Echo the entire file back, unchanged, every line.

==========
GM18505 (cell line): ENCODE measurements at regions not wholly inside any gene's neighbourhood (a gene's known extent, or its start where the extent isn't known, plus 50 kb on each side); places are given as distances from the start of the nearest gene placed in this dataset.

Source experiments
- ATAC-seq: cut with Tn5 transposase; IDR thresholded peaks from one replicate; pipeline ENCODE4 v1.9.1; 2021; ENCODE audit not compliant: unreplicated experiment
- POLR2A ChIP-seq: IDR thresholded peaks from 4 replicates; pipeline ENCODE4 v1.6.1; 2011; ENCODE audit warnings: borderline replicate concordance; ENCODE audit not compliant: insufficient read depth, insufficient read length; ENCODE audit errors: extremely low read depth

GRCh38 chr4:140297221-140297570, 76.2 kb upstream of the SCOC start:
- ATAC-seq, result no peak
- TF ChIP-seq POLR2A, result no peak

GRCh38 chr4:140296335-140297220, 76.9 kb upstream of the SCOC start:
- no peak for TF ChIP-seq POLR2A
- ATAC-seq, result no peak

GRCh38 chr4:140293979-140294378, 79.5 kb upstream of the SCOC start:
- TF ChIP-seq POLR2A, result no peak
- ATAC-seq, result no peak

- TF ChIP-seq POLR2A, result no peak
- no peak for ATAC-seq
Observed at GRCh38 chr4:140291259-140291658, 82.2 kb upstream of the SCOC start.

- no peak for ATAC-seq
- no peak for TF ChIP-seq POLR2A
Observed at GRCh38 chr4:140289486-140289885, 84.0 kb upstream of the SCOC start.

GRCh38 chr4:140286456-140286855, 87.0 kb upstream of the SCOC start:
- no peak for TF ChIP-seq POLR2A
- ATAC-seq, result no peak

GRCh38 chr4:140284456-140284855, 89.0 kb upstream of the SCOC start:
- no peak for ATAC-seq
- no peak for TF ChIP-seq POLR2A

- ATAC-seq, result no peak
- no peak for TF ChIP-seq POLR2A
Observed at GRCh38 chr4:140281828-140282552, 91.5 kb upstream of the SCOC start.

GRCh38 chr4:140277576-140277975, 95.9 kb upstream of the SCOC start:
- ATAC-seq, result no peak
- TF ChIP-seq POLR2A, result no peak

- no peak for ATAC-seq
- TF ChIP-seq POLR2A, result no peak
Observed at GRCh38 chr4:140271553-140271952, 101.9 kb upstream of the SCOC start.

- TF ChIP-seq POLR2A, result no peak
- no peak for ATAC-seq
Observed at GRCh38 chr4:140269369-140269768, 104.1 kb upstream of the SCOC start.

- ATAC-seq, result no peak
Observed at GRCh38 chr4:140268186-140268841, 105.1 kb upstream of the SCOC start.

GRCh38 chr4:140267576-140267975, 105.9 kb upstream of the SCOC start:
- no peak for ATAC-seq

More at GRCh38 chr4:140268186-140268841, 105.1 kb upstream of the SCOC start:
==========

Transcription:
GM18505 (cell line): ENCODE measurements at regions not wholly inside any gene's neighbourhood (a gene's known extent, or its start where the extent isn't known, plus 50 kb on each side); places are given as distances from the start of the nearest gene placed in this dataset.

Source experiments
- ATAC-seq: cut with Tn5 transposase; IDR thresholded peaks from one replicate; pipeline ENCODE4 v1.9.1; 2021; ENCODE audit not compliant: unreplicated experiment
- POLR2A ChIP-seq: IDR thresholded peaks from 4 replicates; pipeline ENCODE4 v1.6.1; 2011; ENCODE audit warnings: borderline replicate concordance; ENCODE audit not compliant: insufficient read depth, insufficient read length; ENCODE audit errors: extremely low read depth

GRCh38 chr4:140297221-140297570, 76.2 kb upstream of the SCOC start:
- ATAC-seq, result no peak
- TF ChIP-seq POLR2A, result no peak

GRCh38 chr4:140296335-140297220, 76.9 kb upstream of the SCOC start:
- no peak for TF ChIP-seq POLR2A
- ATAC-seq, result no peak

GRCh38 chr4:140293979-140294378, 79.5 kb upstream of the SCOC start:
- TF ChIP-seq POLR2A, result no peak
- ATAC-seq, result no peak

- TF ChIP-seq POLR2A, result no peak
- no peak for ATAC-seq
Observed at GRCh38 chr4:140291259-140291658, 82.2 kb upstream of the SCOC start.

- no peak for ATAC-seq
- no peak for TF ChIP-seq POLR2A
Observed at GRCh38 chr4:140289486-140289885, 84.0 kb upstream of the SCOC start.

GRCh38 chr4:140286456-140286855, 87.0 kb upstream of the SCOC start:
- no peak for TF ChIP-seq POLR2A
- ATAC-seq, result no peak

GRCh38 chr4:140284456-140284855, 89.0 kb upstream of the SCOC start:
- no peak for ATAC-seq
- no peak for TF ChIP-seq POLR2A

- ATAC-seq, result no peak
- no peak for TF ChIP-seq POLR2A
Observed at GRCh38 chr4:140281828-140282552, 91.5 kb upstream of the SCOC start.

GRCh38 chr4:140277576-140277975, 95.9 kb upstream of the SCOC start:
- ATAC-seq, result no peak
- TF ChIP-seq POLR2A, result no peak

- no peak for ATAC-seq
- TF ChIP-seq POLR2A, result no peak
Observed at GRCh38 chr4:140271553-140271952, 101.9 kb upstream of the SCOC start.

- TF ChIP-seq POLR2A, result no peak
- no peak for ATAC-seq
Observed at GRCh38 chr4:140269369-140269768, 104.1 kb upstream of the SCOC start.

- ATAC-seq, result no peak
Observed at GRCh38 chr4:140268186-140268841, 105.1 kb upstream of the SCOC start.

GRCh38 chr4:140267576-140267975, 105.9 kb upstream of the SCOC start:
- no peak for ATAC-seq

More at GRCh38 chr4:140268186-140268841, 105.1 kb upstream of the SCOC start: